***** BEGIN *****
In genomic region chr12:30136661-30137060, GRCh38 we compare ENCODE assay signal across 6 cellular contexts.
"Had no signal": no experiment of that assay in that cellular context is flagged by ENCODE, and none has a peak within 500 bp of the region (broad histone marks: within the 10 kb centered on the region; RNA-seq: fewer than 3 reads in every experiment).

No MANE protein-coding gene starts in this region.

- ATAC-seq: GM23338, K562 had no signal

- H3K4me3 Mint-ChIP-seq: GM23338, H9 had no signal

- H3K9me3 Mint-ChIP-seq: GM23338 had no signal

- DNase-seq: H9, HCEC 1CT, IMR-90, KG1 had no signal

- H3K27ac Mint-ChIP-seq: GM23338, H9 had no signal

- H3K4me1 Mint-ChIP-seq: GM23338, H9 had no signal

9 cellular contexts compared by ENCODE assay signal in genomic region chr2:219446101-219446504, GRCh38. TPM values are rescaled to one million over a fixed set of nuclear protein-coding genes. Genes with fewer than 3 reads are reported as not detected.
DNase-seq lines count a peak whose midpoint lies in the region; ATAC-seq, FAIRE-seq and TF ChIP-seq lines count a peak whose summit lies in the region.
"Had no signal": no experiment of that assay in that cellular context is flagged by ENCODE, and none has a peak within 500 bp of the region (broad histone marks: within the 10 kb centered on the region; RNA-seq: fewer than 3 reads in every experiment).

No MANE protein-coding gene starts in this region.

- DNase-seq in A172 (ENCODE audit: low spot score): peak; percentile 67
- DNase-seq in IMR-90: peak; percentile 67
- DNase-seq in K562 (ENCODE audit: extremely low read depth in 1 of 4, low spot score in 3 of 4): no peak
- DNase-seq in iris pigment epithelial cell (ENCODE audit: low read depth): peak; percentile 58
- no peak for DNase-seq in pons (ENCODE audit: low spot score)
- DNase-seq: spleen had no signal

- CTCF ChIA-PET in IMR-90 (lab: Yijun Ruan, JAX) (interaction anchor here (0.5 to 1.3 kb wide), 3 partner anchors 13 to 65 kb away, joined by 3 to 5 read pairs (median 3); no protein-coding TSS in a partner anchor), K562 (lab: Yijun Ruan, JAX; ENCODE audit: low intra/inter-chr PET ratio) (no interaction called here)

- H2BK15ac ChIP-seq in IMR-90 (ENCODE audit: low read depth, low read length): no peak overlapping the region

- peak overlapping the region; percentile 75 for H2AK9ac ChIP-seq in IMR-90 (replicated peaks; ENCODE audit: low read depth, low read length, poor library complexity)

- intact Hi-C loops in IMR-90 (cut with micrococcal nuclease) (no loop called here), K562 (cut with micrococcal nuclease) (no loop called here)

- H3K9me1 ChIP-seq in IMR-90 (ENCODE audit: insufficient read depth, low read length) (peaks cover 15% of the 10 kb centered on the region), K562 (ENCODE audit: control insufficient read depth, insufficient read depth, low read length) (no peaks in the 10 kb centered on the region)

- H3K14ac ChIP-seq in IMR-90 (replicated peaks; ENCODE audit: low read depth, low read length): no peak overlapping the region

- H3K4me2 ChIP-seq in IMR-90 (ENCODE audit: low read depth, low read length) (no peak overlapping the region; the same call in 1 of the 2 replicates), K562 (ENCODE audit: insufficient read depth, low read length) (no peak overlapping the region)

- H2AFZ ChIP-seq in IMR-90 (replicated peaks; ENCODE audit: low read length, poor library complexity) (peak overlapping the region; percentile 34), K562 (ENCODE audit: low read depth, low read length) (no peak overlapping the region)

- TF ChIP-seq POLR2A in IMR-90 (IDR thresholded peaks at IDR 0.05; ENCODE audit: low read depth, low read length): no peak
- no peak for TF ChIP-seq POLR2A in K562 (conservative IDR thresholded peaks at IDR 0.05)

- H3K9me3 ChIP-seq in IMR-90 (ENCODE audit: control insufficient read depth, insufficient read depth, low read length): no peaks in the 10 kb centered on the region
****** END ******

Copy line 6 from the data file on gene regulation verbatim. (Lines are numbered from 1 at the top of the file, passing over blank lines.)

- H3K9me3 Mint-ChIP-seq: GM23338 had no signal